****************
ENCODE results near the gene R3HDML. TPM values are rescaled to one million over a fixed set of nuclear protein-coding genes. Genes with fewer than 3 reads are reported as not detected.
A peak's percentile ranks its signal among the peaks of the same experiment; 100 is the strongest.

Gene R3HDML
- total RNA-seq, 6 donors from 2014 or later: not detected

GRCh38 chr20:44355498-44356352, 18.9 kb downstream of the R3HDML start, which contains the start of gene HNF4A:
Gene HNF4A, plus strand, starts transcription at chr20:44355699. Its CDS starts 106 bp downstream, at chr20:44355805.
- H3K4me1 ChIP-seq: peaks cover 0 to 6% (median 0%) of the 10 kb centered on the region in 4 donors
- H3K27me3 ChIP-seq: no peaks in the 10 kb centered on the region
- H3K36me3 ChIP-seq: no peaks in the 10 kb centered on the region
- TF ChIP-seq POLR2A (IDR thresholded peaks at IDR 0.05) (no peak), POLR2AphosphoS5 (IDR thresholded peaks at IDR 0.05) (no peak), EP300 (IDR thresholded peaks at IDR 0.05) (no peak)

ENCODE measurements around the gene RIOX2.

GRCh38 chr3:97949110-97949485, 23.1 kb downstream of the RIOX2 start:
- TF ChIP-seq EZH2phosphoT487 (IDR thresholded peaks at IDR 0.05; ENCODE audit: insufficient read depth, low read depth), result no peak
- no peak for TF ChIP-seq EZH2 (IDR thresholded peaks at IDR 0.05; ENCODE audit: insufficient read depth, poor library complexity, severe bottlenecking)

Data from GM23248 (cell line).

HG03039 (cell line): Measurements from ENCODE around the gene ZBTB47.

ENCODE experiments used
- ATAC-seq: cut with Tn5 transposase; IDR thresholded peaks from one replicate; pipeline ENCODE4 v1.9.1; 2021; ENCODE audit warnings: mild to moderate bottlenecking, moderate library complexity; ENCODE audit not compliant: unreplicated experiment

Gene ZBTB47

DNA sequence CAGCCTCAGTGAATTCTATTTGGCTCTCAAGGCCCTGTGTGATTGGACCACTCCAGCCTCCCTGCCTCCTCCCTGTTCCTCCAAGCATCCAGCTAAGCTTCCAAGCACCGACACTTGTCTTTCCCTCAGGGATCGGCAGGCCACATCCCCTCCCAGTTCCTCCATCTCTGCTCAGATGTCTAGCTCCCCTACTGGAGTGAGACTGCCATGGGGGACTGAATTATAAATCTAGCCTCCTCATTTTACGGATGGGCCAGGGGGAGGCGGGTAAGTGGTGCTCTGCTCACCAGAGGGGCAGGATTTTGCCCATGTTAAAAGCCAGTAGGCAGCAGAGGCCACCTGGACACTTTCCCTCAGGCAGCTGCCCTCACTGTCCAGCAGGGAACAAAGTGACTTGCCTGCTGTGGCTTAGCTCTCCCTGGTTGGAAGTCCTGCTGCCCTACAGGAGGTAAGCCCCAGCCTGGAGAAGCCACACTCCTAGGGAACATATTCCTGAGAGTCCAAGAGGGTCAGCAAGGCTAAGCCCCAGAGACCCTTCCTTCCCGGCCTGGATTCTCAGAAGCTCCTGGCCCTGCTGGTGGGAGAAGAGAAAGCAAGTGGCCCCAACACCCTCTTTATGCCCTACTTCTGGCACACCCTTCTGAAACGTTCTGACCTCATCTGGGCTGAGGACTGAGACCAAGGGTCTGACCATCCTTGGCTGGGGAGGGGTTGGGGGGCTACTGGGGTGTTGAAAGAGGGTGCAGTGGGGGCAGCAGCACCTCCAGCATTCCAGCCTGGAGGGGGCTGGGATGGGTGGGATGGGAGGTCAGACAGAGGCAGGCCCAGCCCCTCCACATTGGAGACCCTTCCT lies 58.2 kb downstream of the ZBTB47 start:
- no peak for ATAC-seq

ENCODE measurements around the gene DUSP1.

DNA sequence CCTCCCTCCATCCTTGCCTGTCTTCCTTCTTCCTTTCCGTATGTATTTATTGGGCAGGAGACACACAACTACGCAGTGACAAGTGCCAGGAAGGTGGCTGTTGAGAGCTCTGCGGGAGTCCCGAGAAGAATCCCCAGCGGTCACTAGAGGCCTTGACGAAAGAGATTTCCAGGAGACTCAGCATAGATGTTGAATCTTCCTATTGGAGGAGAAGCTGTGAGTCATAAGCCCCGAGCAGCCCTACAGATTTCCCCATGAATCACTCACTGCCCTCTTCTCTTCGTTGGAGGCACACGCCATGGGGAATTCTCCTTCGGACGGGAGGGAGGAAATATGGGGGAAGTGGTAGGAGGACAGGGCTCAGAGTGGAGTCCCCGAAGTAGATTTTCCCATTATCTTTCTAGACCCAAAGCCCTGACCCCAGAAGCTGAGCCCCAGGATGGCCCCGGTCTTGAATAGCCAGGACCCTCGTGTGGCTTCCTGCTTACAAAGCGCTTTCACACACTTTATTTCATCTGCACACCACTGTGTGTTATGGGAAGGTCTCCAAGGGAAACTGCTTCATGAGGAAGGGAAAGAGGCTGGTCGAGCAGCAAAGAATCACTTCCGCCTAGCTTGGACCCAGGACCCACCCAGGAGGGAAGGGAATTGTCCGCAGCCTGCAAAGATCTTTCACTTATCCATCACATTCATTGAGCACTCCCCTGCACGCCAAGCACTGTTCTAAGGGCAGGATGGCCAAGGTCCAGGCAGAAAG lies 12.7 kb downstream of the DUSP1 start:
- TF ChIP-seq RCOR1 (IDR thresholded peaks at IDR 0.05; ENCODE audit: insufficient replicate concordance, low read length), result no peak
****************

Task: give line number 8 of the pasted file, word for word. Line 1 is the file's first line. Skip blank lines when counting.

- H3K27me3 ChIP-seq: no peaks in the 10 kb centered on the region